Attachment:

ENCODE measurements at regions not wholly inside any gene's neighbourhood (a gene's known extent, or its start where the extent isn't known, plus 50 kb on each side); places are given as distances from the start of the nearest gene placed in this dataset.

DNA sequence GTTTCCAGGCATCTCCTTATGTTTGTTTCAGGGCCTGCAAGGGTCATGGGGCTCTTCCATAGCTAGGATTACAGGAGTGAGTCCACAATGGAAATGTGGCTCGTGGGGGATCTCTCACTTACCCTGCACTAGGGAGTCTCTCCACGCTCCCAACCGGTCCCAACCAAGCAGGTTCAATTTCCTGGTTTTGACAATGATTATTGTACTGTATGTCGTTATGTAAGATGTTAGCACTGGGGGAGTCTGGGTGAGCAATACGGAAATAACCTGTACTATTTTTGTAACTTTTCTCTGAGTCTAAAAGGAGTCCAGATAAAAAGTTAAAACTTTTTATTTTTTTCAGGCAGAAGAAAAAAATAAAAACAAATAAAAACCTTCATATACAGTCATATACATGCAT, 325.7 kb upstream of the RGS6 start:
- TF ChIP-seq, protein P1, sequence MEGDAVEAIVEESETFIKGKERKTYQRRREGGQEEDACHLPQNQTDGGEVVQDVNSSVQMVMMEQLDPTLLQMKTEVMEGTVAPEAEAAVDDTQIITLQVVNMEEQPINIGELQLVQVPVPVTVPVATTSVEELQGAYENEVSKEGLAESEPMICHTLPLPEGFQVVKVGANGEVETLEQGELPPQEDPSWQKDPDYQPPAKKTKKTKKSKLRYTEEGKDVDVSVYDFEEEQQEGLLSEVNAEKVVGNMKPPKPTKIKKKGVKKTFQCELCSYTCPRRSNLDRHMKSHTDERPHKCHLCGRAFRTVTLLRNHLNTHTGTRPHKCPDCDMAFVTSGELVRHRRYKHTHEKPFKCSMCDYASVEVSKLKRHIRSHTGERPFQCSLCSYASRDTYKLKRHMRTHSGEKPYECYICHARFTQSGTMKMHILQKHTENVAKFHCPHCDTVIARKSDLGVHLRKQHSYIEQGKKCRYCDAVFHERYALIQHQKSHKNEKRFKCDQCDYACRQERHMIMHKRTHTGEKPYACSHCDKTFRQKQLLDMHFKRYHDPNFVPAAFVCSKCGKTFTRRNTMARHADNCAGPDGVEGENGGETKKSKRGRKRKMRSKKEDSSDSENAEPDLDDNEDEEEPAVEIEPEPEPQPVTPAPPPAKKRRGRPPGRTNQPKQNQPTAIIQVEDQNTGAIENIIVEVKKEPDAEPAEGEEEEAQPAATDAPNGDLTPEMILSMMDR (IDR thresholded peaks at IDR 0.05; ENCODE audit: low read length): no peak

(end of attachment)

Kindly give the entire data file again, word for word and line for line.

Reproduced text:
ENCODE measurements at regions not wholly inside any gene's neighbourhood (a gene's known extent, or its start where the extent isn't known, plus 50 kb on each side); places are given as distances from the start of the nearest gene placed in this dataset.

DNA sequence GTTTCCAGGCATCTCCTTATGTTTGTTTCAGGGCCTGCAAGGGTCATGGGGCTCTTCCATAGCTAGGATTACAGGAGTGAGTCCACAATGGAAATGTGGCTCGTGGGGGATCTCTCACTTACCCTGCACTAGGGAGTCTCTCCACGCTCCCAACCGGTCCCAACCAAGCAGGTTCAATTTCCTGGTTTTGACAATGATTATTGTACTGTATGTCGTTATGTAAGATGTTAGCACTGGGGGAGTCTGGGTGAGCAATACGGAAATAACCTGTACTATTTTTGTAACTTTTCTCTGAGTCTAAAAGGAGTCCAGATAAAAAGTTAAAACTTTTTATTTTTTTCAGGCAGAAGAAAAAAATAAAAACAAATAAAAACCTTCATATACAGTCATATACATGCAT, 325.7 kb upstream of the RGS6 start:
- TF ChIP-seq, protein P1, sequence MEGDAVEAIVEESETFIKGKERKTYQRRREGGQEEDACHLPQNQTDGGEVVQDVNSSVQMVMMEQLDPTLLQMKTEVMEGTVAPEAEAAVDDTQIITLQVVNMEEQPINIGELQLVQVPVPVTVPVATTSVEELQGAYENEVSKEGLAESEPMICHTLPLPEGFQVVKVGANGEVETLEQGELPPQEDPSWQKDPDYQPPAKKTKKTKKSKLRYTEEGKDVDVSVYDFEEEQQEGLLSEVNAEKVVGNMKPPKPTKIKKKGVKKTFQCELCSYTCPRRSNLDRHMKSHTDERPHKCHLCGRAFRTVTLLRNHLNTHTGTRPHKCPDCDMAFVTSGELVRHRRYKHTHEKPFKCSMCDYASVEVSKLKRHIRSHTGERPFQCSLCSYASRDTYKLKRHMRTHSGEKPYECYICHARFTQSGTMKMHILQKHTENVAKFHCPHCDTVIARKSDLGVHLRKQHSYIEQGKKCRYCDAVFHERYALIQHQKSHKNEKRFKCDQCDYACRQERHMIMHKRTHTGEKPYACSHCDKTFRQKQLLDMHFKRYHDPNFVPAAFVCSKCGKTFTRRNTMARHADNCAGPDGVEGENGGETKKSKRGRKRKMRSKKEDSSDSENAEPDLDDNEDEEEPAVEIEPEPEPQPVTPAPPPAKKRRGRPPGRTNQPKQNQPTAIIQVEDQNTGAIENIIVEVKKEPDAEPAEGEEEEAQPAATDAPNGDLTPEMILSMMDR (IDR thresholded peaks at IDR 0.05; ENCODE audit: low read length): no peak